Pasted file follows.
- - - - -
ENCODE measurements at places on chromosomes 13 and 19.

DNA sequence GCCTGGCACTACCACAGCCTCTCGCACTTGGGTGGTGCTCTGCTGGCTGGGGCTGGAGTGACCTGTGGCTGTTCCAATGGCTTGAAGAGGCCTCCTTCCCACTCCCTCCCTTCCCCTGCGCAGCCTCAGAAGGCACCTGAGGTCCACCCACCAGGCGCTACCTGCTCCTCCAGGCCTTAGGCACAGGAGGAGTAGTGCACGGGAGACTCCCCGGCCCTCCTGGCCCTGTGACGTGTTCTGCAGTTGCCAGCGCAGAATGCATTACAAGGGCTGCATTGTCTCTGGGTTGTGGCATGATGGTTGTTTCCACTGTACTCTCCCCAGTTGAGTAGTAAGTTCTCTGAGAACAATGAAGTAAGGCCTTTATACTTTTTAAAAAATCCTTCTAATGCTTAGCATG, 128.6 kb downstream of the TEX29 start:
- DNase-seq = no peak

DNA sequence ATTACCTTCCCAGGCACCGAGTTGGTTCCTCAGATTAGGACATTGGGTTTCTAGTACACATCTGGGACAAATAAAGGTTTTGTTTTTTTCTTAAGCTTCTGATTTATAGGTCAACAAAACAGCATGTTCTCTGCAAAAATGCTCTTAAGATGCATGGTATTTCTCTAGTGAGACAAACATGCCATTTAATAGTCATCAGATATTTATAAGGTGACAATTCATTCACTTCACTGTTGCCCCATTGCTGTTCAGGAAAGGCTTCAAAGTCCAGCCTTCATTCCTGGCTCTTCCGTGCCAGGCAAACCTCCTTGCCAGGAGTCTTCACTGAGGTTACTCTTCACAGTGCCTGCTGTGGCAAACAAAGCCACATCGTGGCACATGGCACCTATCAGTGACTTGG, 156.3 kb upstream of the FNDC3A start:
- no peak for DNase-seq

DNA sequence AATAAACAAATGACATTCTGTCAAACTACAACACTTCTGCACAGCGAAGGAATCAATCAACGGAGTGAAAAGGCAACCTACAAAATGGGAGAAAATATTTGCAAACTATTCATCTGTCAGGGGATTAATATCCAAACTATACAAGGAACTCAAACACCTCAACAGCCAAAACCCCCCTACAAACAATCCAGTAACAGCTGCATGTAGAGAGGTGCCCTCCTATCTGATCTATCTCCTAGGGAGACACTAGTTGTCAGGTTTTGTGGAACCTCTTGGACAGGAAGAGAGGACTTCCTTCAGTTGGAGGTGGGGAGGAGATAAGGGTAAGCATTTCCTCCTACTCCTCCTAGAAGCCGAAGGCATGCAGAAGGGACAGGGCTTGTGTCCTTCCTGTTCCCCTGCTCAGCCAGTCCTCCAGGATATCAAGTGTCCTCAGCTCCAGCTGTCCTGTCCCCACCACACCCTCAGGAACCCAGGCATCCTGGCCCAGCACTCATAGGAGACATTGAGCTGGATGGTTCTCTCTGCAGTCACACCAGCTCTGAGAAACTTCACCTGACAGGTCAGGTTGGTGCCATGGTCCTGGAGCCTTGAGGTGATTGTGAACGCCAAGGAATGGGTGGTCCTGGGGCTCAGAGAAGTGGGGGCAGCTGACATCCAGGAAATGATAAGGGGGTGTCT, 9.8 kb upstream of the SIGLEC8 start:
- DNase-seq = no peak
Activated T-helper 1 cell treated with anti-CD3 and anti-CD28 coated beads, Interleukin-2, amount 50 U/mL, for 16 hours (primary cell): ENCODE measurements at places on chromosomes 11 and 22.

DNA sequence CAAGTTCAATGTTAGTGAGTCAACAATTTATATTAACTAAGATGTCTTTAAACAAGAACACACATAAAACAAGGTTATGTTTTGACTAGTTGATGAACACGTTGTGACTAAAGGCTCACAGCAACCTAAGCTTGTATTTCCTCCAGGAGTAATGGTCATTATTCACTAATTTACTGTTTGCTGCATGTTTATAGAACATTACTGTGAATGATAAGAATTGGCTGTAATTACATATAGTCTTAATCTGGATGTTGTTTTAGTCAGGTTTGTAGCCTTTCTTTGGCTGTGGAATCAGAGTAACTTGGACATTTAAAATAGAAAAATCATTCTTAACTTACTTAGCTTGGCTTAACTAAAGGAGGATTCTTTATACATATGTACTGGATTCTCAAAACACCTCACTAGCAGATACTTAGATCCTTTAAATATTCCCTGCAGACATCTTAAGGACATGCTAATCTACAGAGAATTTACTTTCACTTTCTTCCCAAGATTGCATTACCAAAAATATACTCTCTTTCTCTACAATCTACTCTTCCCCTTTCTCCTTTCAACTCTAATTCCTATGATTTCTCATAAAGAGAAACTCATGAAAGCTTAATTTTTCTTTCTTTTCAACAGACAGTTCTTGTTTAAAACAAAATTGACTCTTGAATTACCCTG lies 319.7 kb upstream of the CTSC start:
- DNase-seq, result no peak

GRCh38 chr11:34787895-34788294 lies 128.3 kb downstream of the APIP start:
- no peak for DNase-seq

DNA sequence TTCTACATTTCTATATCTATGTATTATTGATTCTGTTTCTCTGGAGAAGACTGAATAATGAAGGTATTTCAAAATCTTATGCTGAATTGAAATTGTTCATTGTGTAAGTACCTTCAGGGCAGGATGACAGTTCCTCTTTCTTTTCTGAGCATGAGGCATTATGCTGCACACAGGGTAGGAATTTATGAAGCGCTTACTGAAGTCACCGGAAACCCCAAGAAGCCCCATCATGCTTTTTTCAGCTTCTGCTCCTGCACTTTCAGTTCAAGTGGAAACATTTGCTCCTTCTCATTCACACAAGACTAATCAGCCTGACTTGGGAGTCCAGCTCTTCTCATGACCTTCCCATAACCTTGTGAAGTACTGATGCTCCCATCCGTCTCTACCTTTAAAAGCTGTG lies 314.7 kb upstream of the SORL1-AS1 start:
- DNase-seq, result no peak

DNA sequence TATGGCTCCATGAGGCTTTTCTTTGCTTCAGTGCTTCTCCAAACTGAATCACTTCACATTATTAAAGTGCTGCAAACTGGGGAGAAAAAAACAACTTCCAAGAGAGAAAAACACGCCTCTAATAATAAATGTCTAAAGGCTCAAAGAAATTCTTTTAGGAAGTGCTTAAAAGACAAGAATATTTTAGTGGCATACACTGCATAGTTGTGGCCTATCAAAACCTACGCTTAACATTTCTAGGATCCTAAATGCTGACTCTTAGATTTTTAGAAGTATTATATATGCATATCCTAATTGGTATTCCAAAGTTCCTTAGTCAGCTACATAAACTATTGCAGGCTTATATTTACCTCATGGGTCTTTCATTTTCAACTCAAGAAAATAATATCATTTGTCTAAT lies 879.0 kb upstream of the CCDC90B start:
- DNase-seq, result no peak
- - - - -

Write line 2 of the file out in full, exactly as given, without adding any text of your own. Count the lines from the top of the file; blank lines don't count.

DNA sequence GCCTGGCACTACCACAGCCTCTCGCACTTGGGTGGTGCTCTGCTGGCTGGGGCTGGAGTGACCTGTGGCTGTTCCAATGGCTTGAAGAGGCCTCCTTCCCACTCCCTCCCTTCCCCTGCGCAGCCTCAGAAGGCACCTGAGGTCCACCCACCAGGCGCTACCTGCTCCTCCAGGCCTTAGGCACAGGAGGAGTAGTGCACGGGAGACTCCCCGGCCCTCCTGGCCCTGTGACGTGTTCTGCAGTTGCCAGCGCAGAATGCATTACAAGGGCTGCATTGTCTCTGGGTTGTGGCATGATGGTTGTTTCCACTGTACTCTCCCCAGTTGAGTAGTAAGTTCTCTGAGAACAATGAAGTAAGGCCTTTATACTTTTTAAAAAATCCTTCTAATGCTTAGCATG, 128.6 kb downstream of the TEX29 start: